MacBook Pro Throttling Has Finally Gotten a Software Fix From Apple
And it seems to be working.
Reports that Apple’s new line of MacBook Pros was running so hot that they were slowing themselves down went viral on Reddit earlier in July. Now, the company has acknowledged the issue and rolled out a software patch that seems to have fixed this throttling.
In a written statement sent to Inverse, the company stated the issue was due to a missing component that interfered with the laptops’ cooling system.
“Following extensive performance testing under numerous workloads, we’ve identified that there is a missing digital key in the firmware that impacts the thermal management system and could drive clock speeds down under heavy thermal loads on the new MacBook Pro,” wrote an Apple spokesperson. “A bug fix is included in today’s macOS High Sierra 10.13.6 Supplemental Update and is recommended. We apologize to any customer who has experienced less than optimal performance on their new systems.”
The statement went on to say that users should now expect the computers to perform as advertised on Apple’s website. Specifically, the 15-inch MacBook Pros should be “up to 70 percent faster” and the 13-inch models should be “up to [two times] faster”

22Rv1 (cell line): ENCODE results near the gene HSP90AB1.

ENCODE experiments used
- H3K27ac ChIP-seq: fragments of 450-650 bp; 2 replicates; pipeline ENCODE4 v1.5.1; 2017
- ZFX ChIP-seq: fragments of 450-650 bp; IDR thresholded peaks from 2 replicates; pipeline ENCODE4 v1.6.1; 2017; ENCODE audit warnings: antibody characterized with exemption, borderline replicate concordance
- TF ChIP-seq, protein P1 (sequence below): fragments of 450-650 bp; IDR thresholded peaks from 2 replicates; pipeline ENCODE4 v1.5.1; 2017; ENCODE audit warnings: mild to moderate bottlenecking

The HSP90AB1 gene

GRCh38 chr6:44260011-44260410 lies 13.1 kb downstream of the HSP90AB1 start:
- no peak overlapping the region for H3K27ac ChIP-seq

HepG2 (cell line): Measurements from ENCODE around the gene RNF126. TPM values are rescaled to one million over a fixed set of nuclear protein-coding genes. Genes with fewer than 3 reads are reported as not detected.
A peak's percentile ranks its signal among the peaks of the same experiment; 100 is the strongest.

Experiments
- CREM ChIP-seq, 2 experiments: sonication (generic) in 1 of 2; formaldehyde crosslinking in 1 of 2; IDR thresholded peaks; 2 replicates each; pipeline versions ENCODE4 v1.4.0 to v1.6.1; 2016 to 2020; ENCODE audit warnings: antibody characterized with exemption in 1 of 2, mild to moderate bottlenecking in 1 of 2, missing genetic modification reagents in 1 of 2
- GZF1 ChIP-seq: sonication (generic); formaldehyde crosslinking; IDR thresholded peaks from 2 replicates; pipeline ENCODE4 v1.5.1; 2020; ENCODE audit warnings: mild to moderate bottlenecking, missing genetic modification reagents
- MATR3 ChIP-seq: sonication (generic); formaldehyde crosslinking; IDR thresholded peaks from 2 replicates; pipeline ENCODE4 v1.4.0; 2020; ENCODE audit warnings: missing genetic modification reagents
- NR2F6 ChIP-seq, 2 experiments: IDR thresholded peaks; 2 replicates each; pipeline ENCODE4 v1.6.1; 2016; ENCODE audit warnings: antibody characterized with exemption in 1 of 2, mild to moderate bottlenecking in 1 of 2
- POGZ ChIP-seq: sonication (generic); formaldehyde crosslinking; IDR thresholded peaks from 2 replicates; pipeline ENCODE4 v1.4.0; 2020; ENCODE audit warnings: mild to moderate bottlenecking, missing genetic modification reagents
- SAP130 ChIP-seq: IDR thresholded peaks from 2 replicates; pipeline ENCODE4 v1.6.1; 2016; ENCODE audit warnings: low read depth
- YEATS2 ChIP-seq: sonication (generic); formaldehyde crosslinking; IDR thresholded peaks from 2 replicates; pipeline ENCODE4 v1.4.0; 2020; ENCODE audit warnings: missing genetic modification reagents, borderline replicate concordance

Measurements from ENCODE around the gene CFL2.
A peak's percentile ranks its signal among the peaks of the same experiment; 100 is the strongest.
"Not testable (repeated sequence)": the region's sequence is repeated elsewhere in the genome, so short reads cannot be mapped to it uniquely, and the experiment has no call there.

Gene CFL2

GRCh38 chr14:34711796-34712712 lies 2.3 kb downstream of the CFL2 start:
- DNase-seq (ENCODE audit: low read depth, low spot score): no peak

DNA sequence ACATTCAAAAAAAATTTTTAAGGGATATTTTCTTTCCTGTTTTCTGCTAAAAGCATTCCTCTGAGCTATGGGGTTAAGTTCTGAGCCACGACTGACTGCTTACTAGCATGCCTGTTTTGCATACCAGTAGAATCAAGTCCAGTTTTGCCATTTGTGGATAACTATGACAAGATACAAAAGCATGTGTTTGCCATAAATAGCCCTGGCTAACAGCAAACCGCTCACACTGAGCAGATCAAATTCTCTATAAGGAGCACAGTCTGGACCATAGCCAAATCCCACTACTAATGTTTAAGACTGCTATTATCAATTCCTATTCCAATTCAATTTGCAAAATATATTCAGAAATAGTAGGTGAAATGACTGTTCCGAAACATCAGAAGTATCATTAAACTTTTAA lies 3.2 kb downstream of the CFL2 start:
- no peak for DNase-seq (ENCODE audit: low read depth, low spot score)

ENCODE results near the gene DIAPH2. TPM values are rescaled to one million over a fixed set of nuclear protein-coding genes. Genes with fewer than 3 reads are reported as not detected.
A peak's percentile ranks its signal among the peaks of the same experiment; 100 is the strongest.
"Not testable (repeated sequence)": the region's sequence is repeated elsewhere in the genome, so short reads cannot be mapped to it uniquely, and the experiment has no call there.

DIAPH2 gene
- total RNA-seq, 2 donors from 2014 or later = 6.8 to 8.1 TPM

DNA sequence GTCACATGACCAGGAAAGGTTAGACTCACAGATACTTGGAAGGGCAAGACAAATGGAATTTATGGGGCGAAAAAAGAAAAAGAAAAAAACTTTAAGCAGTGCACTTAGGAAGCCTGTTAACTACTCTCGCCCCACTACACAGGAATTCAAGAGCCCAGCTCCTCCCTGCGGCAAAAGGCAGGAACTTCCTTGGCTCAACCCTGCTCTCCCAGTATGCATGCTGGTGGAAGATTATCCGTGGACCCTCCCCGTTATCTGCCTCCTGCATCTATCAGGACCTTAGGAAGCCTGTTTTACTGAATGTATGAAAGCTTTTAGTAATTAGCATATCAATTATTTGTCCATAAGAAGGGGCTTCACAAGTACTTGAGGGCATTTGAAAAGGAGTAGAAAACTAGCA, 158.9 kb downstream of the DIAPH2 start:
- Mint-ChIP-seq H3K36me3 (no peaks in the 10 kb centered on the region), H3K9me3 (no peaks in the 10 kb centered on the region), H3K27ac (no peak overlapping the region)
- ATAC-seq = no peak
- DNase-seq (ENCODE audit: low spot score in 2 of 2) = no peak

Dave Lee, the YouTube tech reviewer who was one of the first users to spot this throttling issue, claims this update delivers on its promises. In his initial video, he noted that the throttling was especially bad in the MacBook Pro souped-up with the 6-core 2.9 GHz Intel Core i9 processor (in other words, among Apple’s fastest advertised laptops for this year).
“They fixed the issues I was seeing in my workflow,” says Lee in his most recent video. “My videos now render at significantly better speeds, even better than using a freezer before the patch. Instead of being slower than the 2017 MacBook Pro, the new i9 is now like 30, maybe 35 percent faster, than the older model.”
These MacBook Pros are the most expensive renditions, and are advertised to graphic designers and animators willing to splash out big bucks to get the heavy-duty performance. The fact that a potentially $6,699 laptop was being outperformed by lower-cost computers had understandably left some customers frustrated by the new models.
Apple has apparently navigated itself out of rocky waters this time.